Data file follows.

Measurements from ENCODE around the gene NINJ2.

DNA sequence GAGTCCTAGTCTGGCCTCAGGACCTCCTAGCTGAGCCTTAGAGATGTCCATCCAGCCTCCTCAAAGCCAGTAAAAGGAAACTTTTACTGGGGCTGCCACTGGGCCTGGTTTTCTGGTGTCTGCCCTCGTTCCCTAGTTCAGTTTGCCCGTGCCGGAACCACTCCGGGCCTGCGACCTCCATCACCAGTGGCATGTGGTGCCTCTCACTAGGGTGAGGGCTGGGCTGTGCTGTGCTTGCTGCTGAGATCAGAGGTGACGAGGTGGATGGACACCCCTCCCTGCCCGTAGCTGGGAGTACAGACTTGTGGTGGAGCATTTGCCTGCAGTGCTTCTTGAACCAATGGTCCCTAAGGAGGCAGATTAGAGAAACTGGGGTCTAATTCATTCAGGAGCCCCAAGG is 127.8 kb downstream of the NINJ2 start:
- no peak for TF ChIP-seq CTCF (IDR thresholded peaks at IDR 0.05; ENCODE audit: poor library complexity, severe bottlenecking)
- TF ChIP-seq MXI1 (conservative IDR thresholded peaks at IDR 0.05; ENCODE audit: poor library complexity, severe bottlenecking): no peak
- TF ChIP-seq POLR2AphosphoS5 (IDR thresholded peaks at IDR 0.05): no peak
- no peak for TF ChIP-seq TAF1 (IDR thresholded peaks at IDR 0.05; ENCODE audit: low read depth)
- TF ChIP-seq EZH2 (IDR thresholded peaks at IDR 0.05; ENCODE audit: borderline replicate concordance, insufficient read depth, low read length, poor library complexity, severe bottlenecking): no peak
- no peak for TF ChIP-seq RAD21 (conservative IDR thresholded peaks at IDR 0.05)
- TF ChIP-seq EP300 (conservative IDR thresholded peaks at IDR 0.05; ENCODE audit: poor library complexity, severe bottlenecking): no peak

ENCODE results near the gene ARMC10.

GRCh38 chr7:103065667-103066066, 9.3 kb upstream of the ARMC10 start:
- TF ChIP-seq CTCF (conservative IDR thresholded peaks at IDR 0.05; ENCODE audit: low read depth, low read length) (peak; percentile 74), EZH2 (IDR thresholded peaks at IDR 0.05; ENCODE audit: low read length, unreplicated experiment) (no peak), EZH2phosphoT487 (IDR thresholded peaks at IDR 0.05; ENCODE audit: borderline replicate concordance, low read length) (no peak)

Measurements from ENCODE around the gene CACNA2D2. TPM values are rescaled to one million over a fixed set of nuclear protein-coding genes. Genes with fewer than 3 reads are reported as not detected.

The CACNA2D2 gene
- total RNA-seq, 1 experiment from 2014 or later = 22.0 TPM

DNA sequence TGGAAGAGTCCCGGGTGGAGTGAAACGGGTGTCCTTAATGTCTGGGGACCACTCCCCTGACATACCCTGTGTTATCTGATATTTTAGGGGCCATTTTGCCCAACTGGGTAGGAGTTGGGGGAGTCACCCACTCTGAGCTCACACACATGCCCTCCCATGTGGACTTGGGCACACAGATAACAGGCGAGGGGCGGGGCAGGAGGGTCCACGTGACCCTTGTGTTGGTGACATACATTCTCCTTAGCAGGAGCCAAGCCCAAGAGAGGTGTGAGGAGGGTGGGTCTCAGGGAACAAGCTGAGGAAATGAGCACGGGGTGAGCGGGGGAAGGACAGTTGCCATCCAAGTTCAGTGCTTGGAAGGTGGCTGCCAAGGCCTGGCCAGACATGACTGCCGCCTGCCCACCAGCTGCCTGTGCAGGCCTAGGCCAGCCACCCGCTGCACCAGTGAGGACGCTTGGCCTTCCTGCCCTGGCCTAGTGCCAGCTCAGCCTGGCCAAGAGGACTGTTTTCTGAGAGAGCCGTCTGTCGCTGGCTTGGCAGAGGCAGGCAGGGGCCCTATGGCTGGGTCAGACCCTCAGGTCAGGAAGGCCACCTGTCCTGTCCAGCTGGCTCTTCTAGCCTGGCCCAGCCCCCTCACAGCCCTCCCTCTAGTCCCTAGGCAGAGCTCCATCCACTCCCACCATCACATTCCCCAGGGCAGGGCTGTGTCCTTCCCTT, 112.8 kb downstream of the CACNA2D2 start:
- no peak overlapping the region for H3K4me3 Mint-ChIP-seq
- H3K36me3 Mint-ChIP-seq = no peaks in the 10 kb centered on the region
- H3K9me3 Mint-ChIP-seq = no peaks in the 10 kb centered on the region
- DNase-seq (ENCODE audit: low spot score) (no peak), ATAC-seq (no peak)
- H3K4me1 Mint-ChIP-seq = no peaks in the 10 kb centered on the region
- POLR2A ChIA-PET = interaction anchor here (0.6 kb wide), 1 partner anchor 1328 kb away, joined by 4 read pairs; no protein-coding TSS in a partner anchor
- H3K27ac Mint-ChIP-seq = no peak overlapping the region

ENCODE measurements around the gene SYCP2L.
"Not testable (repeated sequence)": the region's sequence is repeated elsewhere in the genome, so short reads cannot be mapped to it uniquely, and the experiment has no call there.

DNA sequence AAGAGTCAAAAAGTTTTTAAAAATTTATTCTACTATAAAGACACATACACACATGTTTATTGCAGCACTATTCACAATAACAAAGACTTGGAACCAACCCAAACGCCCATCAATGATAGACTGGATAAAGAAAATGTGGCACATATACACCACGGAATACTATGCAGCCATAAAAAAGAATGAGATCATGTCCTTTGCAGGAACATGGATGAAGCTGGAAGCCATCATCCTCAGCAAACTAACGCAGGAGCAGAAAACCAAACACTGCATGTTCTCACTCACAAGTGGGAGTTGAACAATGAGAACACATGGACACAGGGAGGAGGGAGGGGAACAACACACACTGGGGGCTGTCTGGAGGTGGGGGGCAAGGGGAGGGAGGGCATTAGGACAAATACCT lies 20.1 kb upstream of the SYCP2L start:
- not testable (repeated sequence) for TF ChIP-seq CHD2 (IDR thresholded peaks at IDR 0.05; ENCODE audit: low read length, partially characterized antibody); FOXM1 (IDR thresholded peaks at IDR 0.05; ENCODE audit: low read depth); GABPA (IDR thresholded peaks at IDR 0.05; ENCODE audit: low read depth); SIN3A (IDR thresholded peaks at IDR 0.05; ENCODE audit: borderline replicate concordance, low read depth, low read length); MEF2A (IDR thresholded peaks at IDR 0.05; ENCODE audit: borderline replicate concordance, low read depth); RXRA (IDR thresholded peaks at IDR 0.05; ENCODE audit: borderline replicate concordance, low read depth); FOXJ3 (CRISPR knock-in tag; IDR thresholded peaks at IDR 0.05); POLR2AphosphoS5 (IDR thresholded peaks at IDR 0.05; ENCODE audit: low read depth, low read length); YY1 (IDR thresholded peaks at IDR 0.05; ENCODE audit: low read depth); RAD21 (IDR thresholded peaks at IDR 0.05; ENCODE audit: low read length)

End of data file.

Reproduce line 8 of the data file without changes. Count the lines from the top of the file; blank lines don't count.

- no peak for TF ChIP-seq RAD21 (conservative IDR thresholded peaks at IDR 0.05)